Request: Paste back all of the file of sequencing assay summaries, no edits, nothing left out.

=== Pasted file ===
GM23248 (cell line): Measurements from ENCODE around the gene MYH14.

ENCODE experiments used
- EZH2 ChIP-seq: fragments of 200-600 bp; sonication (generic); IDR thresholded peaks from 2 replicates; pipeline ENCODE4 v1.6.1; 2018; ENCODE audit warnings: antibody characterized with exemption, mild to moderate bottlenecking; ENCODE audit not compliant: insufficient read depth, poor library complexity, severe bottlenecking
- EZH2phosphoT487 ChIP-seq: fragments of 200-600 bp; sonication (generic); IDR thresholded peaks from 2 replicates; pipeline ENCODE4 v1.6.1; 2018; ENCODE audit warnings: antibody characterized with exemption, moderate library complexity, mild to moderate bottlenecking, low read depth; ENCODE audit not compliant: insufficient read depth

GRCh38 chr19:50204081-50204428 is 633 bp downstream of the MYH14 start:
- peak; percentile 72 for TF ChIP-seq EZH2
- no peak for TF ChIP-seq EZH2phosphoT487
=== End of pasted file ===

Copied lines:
GM23248 (cell line): Measurements from ENCODE around the gene MYH14.

ENCODE experiments used
- EZH2 ChIP-seq: fragments of 200-600 bp; sonication (generic); IDR thresholded peaks from 2 replicates; pipeline ENCODE4 v1.6.1; 2018; ENCODE audit warnings: antibody characterized with exemption, mild to moderate bottlenecking; ENCODE audit not compliant: insufficient read depth, poor library complexity, severe bottlenecking
- EZH2phosphoT487 ChIP-seq: fragments of 200-600 bp; sonication (generic); IDR thresholded peaks from 2 replicates; pipeline ENCODE4 v1.6.1; 2018; ENCODE audit warnings: antibody characterized with exemption, moderate library complexity, mild to moderate bottlenecking, low read depth; ENCODE audit not compliant: insufficient read depth

GRCh38 chr19:50204081-50204428 is 633 bp downstream of the MYH14 start:
- peak; percentile 72 for TF ChIP-seq EZH2
- no peak for TF ChIP-seq EZH2phosphoT487